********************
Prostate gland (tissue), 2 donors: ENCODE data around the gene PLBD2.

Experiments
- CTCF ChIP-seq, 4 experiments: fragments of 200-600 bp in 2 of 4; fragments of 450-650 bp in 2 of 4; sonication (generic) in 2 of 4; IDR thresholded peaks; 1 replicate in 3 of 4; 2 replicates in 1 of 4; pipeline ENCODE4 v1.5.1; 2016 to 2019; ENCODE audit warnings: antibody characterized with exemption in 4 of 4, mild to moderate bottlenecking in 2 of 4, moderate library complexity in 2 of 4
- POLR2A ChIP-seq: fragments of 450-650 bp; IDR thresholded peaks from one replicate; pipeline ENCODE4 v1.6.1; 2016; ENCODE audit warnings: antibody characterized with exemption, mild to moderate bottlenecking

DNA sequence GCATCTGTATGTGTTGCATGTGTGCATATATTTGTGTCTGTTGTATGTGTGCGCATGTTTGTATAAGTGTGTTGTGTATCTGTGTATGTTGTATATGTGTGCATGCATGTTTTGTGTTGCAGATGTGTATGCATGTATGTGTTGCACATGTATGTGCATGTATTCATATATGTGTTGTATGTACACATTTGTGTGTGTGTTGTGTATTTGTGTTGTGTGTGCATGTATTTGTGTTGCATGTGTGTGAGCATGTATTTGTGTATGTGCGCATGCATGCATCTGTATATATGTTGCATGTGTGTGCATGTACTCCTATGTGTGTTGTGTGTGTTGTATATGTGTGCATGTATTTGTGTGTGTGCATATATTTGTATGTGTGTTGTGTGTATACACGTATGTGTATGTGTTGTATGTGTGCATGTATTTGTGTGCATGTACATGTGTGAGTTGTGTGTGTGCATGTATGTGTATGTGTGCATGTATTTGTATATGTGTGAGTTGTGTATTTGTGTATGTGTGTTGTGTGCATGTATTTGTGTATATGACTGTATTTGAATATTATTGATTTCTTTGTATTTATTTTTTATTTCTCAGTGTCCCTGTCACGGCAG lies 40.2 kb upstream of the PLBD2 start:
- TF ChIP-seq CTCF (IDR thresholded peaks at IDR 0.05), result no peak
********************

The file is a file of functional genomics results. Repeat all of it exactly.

Prostate gland (tissue), 2 donors: ENCODE data around the gene PLBD2.

Experiments
- CTCF ChIP-seq, 4 experiments: fragments of 200-600 bp in 2 of 4; fragments of 450-650 bp in 2 of 4; sonication (generic) in 2 of 4; IDR thresholded peaks; 1 replicate in 3 of 4; 2 replicates in 1 of 4; pipeline ENCODE4 v1.5.1; 2016 to 2019; ENCODE audit warnings: antibody characterized with exemption in 4 of 4, mild to moderate bottlenecking in 2 of 4, moderate library complexity in 2 of 4
- POLR2A ChIP-seq: fragments of 450-650 bp; IDR thresholded peaks from one replicate; pipeline ENCODE4 v1.6.1; 2016; ENCODE audit warnings: antibody characterized with exemption, mild to moderate bottlenecking

DNA sequence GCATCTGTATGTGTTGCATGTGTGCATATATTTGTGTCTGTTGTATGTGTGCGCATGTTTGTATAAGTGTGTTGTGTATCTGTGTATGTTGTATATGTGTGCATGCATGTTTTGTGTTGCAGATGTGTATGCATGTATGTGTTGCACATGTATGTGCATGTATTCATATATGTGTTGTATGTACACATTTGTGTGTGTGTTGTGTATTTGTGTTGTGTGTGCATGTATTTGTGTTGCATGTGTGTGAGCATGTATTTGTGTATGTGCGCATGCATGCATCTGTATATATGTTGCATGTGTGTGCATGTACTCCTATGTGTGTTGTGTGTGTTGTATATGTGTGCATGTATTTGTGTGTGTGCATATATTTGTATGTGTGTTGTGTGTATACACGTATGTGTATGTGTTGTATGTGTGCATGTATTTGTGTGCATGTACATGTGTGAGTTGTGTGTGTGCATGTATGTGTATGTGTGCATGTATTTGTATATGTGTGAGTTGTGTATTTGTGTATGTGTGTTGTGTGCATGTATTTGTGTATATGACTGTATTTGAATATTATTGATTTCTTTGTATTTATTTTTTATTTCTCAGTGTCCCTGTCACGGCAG lies 40.2 kb upstream of the PLBD2 start:
- TF ChIP-seq CTCF (IDR thresholded peaks at IDR 0.05), result no peak